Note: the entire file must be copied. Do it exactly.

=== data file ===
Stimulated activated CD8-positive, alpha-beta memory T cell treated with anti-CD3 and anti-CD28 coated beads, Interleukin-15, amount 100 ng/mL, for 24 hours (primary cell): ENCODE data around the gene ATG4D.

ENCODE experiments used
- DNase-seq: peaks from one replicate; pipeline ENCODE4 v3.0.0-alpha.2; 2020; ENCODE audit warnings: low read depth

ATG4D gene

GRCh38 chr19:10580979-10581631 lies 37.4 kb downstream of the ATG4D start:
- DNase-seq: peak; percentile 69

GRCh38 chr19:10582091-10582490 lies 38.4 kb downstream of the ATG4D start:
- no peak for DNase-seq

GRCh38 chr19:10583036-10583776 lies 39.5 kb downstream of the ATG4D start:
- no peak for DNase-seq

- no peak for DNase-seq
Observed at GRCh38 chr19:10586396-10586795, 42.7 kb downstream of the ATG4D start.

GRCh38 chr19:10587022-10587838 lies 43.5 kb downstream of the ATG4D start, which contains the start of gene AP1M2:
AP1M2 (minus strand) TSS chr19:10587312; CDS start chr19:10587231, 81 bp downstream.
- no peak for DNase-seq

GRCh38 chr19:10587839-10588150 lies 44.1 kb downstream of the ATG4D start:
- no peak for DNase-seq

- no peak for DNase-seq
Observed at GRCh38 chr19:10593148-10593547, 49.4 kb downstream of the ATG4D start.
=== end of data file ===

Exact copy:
Stimulated activated CD8-positive, alpha-beta memory T cell treated with anti-CD3 and anti-CD28 coated beads, Interleukin-15, amount 100 ng/mL, for 24 hours (primary cell): ENCODE data around the gene ATG4D.

ENCODE experiments used
- DNase-seq: peaks from one replicate; pipeline ENCODE4 v3.0.0-alpha.2; 2020; ENCODE audit warnings: low read depth

ATG4D gene

GRCh38 chr19:10580979-10581631 lies 37.4 kb downstream of the ATG4D start:
- DNase-seq: peak; percentile 69

GRCh38 chr19:10582091-10582490 lies 38.4 kb downstream of the ATG4D start:
- no peak for DNase-seq

GRCh38 chr19:10583036-10583776 lies 39.5 kb downstream of the ATG4D start:
- no peak for DNase-seq

- no peak for DNase-seq
Observed at GRCh38 chr19:10586396-10586795, 42.7 kb downstream of the ATG4D start.

GRCh38 chr19:10587022-10587838 lies 43.5 kb downstream of the ATG4D start, which contains the start of gene AP1M2:
AP1M2 (minus strand) TSS chr19:10587312; CDS start chr19:10587231, 81 bp downstream.
- no peak for DNase-seq

GRCh38 chr19:10587839-10588150 lies 44.1 kb downstream of the ATG4D start:
- no peak for DNase-seq

- no peak for DNase-seq
Observed at GRCh38 chr19:10593148-10593547, 49.4 kb downstream of the ATG4D start.